Vacationers care however few need to pay for it
Surveys indicate a silver lining to the pandemic is a heightened commitment to “sustainable” travel by consumers. But as vaccinations lift travel prospects, hopes for a “green” recovery may have been overblown.
Sustainable travel has grown in popularity in recent years as people have tried to mitigate the negative effects of tourism, either by avoiding damaging practices or offsetting them.
The pandemic appeared to accelerate that trend.
According to a recent study by travel company Virtuoso, four in five people (82%) said the pandemic has made them want to travel more responsibly in the future. Almost three-quarters (72%) said travel should support local communities and economies, preserve destinations’ cultural heritage and protect the planet.
Sustainable travel will have to cost more if it must reduce its carbon footprint.
Dr. Srikanth Beldona
professor, University of Delaware
But a further probe tells a different story.
In a separate study by travel site The Vacationer, a similar majority (83%) said sustainable travel was somewhat or very important to them. Yet, almost half (48%) of respondents said they would opt for such trips only if it did not inconvenience them.
And convenience isn’t the only limitation.
Travel that costs the earth
Good intentions aside, cost remains the primary consideration for most travelers (62%) when planning a holiday, the study from The Vacationer found. Sustainability and carbon footprint, on the other hand, pales at 4%.
Seven in 10 (71%) said they would pay more to lower their carbon footprint, but the extent to which they’re willing — or able — to do so varies greatly.
Just over a quarter (27%) of respondents said they would pay less than $50 to counter their emissions, while one-third (33%) said they would contribute $50 to $250. Only 3% said they would be willing to pay over $500, and 29% would pay nothing.
Over-tourism and the resulting environmental damage are among factors hastening calls for sustainability in the travel industry.
Oleh_Slobodeniuk | E+ | Getty Images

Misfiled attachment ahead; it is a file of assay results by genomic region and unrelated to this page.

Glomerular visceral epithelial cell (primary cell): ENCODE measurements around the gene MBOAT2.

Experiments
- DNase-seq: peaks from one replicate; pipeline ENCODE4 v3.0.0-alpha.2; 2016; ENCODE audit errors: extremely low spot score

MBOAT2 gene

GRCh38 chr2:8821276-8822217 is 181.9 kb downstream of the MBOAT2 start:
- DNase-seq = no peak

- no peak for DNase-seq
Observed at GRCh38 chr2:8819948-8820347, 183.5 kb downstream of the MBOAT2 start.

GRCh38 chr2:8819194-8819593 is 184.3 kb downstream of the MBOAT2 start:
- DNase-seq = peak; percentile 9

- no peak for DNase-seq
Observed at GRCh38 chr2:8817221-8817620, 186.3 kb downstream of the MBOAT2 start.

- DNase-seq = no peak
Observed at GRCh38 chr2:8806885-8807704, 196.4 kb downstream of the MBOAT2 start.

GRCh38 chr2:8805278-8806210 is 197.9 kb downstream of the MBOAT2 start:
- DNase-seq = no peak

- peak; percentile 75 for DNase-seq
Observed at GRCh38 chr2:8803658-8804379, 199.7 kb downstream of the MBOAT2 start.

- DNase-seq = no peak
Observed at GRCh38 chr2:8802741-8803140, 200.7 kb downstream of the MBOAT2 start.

Therein lies the problem for the travel industry. It would cost $69 for an individual traveling from New York to Rome to offset the carbon emissions for the flight alone.
Such costs make mass adoption on the consumer side unlikely, said Dr. Srikanth Beldona, a professor at the University of Delaware.
“Sustainable travel will have to cost more if it must reduce its carbon footprint, and there are signs that a niche market for this can emerge,” he said, calling instead for a “universal solution” that combines the efforts of businesses and regulators.
Businesses get in on ‘sustainability’
Already, the pandemic has spurred some governments and companies to tout sustainability as part of their modus operandi — or at least their future modus operandi.
American Airlines, Delta Air Lines and United Airlines, for instance, are among the major travel companies to have committed to carbon neutrality targets. Meanwhile, new businesses are emerging to meet consumer appetite for environmentally friendly vacations.
“Rather than overshadow the issue, the Covid-19 pandemic has roughly doubled the rate at which businesses and local governments commit to reach net-zero,” said Nora Lovell-Marchant, vice president of global sustainability at American Express global business travel.
Younger travelers express a greater interest in and willingness to pay for sustainable travel options.
Paul Biris | Moment | Getty Images
But with sustainability metrics and accountability still in their infancy, greater collaboration is needed to ensure targets are met.
In the airline industry, for instance, offsetting carbon is just the first step. Developments in sustainable aviation fuel and aircraft are necessary in order to create long-term change, said Emily Weiss, global travel industry lead at Accenture, who has been advising airlines on getting back to normalcy.
“The pandemic’s carbon emissions data has highlighted that even severely reducing air travel is not the single answer to neutralizing the climate threat,” she said. “It will take cross-industry collaboration coupled with a more environmentally conscious consumer mindset to achieve a more sustainable future.”
‘Ceasing travel altogether isn’t feasible’
Still, with international travel showing signs of reopening, waiting for a wave of sustainable tourism is not an option — especially for the hundreds of millions of people whose livelihoods depend on the industry.
“Ceasing travel altogether isn’t feasible,” said James Thornton, CEO of Intrepid Group, a travel company specializing in sustainable tourism. “In fact, tourism provides countless benefits to communities around the world and the traveler themselves.”
Instead, travelers can opt for more environmentally friendly travel options that suit their price range and schedule, said Thornton, whose company employs 21 forms of public transport. Train travel, for instance, can be a novel way to experience a new place with far lower emissions than air travel.
“Traveling responsibly is not about making sacrifices or staying home,” he said. “It’s about planning trips carefully so that you’re able to enjoy the experience you seek, while leaving a positive footprint in the destination you’re visiting.”